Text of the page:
The time limit for moving an appeal to the debt recovery tribunal is different from the period set in the Limitation Act, because the Recovery of Debts and Bankruptcy (RDB) Act is a special law and the rules set by it should be followed, the Supreme Court stated while dismissing two appeals in the case, International Asset Reconstruction Co vs Official Liquidator of Aldrich Pharma and others. The RDB Act allows only 30 days while the Limitation Act condones a delay of 45 days and more, if sufficient reasons are given.
The judgment stated that the RDB Act was enacted to facilitate and expedite recovery of debts due to banks and financial institutions by summary proceedings before a statutory tribunal. Moreover, a tribunal is not a court though it has the trappings of a court. It is not limited by the rules of the Code of Civil Procedure and can devise its own procedure. The court asserted the same view while dismissing another appeal case, Iridium India Telecom Ltd vs Doha Bank QSC.
SC hikes land compensation
The Supreme Court (SC) has enhanced the compensation for some 300 landowners in Haryana who will now get Rs 45 lakh and Rs 35 lakh per acre instead of Rs 33 lakh and Rs 18 lakh decided by the land acquisition officer. The land was taken over in 2007 under the old Land Acquisition Act. In this case, Bijender vs State of Haryana, the court applied the belting system in which the land abutting the road was given the highest value and the plots behind were awarded proportionately less. The sale deeds of adjacent lands were examined to determine the correct market value of the land taken over. Adopting the various criteria to arrive at the fair price, the SC allowed the appeal of the landowners for higher compensation.
Compensation for misuse of trademark
The Delhi High Court last week imposed Rs 10 lakh as compensation for violation of trademark in the case, Orient Ceramics & Industries Ltd vs Square Ceramic Ltd. Justifying the action, the judgment stated that the conduct of Square Ceramics was “deplorable” and indicated “a tendency to indulge in illegal activities and to obtain wrongful advantage”. The trademark in dispute was ‘Orient’ for ceramic and vitrified tiles sold throughout the country.
The rival firm incorporated in Gujarat used the name ‘Oriento’ for the same products such as tiles which was allegedly similar to that of Orient Ceramics. The court said that the play of words and the design and colours used in publicity materials would mislead consumers. The Gujarat firm had stood away from the litigation, but it couldn’t take advantage of its absence to avoid the punishment, the court said.
Suit not barred if mediation skipped
Even if a contract urges parties to go in for mediation and conciliation before taking other legal steps, it would not stand in the way of filing a suit by the aggrieved party, the Delhi High Court stated last week in its judgment, HCL Learning Ltd vs Oriental Fairfield School. The trial court had dismissed the suit of HCL because the agreement contained a clause that stated that in case of a dispute, the parties shall endeavour to settle such disputes amicably within 15 days. It was not done. The high court stated that failure to take recourse to mediation would not render the party’s right to move a suit in a civil court or go in for arbitration. Such a clause is not mandatory and a pre-condition, and the aggrieved party has a choice to bypass the mediation route, the court said.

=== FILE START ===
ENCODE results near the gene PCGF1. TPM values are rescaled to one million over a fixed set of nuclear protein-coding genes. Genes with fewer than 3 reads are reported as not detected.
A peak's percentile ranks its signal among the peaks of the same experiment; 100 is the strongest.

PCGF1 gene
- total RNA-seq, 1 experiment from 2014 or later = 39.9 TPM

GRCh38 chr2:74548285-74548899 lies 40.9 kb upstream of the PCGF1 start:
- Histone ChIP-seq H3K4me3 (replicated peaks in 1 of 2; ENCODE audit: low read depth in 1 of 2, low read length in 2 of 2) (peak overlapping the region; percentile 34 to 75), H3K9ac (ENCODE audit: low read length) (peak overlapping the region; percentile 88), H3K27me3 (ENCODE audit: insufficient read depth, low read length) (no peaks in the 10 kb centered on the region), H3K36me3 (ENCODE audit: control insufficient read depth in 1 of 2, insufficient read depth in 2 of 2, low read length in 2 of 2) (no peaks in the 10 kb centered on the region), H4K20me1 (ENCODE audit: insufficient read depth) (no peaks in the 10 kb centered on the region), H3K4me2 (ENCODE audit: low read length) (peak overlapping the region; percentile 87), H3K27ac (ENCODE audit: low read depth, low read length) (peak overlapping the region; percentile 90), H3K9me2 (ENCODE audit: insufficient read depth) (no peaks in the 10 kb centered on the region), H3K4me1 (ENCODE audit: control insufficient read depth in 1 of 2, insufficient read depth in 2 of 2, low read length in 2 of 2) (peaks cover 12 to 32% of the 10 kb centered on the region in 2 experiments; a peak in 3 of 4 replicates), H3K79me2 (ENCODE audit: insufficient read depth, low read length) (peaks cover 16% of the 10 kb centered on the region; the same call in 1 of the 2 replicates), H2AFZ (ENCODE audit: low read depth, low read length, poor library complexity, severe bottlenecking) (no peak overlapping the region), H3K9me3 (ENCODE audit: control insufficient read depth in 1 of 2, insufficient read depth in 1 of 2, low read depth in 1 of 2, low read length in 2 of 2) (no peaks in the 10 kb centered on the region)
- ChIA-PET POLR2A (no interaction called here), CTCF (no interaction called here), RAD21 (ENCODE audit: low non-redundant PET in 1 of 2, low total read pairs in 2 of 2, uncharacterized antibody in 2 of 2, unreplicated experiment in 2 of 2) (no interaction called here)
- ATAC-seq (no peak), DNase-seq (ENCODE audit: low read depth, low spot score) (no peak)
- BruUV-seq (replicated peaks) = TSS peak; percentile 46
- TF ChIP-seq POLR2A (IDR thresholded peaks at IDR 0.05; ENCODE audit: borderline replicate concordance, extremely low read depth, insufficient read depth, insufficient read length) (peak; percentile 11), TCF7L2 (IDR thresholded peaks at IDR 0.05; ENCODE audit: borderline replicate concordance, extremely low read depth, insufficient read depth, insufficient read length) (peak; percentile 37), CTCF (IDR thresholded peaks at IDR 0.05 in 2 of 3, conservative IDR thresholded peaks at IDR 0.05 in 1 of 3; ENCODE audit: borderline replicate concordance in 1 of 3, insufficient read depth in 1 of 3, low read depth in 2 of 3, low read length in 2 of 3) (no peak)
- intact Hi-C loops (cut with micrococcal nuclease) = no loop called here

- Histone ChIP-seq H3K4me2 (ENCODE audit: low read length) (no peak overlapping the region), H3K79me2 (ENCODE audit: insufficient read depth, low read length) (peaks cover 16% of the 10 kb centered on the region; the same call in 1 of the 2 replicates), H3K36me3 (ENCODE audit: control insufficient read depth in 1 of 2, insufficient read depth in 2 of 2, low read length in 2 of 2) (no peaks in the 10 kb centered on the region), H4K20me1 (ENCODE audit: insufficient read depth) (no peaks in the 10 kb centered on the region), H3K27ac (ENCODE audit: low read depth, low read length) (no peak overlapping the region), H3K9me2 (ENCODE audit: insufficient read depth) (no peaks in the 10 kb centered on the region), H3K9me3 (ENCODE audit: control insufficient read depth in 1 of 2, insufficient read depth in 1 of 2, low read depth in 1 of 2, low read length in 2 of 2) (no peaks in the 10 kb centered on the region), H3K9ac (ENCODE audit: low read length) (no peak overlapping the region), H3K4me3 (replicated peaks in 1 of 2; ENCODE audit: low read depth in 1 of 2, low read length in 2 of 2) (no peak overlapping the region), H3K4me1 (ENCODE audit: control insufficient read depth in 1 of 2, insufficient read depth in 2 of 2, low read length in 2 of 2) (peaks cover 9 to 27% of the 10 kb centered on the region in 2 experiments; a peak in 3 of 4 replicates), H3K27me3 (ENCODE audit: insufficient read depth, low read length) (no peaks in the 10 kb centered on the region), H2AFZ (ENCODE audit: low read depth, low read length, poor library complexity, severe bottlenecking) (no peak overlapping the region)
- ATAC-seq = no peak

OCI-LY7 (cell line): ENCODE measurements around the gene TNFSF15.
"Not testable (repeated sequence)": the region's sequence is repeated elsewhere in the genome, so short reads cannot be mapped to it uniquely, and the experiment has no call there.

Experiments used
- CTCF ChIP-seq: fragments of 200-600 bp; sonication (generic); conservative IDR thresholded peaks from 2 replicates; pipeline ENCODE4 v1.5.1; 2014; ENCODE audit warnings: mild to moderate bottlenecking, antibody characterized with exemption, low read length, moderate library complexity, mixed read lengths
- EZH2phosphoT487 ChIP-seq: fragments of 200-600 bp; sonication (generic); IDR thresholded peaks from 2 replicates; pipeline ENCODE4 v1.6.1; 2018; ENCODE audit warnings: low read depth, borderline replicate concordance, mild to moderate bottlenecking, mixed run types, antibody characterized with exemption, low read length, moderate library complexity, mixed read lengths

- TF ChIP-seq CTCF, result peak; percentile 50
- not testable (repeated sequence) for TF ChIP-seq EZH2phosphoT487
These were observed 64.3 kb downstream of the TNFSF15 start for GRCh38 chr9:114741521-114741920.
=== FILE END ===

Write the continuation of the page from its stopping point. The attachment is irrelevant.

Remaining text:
Mauritius sports firm wins tax case
The Delhi High Court last week quashed all income tax notices issued to ESS Distribution (Mauritius) Compagnie, a partnership firm established under the laws of Mauritius by ESPN Mauritius Limited. It is engaged in the business of distribution of sports-related TV programmes broadcast by ESPN Star Sports, Singapore. Since ESS Distribution is a tax resident of Mauritius, it claimed protection under the India-Mauritius Double Taxation Avoidance Agreement. Its case was that its revenue from distribution being business, profit was not taxable in India, in the absence of it having a ‘Permanent Establishment’ in the country. But, the assessing officer held against it. On appeal, the Dispute Resolution Panel accepted the firm’s view.
The assessing officer ignored that ruling and described it as "grossly illegal, against the intent of the legislature and not in accordance with the provisions of the Act". The litigation continued for long, and ultimately the high court accepted the firm’s view and allowed its writ petitions.
ICICI Bank to pay for lapse in SMS alerts
The National Consumer Commission has directed ICICI Bank to pay compensation to Karan Singh who did not get SMS alerts while his savings account was being pilfered by unknown persons. He had over Rs 2 lakh in the account the last time he used the ATM card. But when he used the card again after three months, the account had only Rs 203. The bank defended itself, arguing that the card and the PIN were only with Singh, and therefore it was not responsible. The Haryana state commission rejected this plea stating that the SMS alert service was not used to inform of the debits. It asked the bank to refund the losses and pay compensation with interest. That decision was upheld by the National Commission.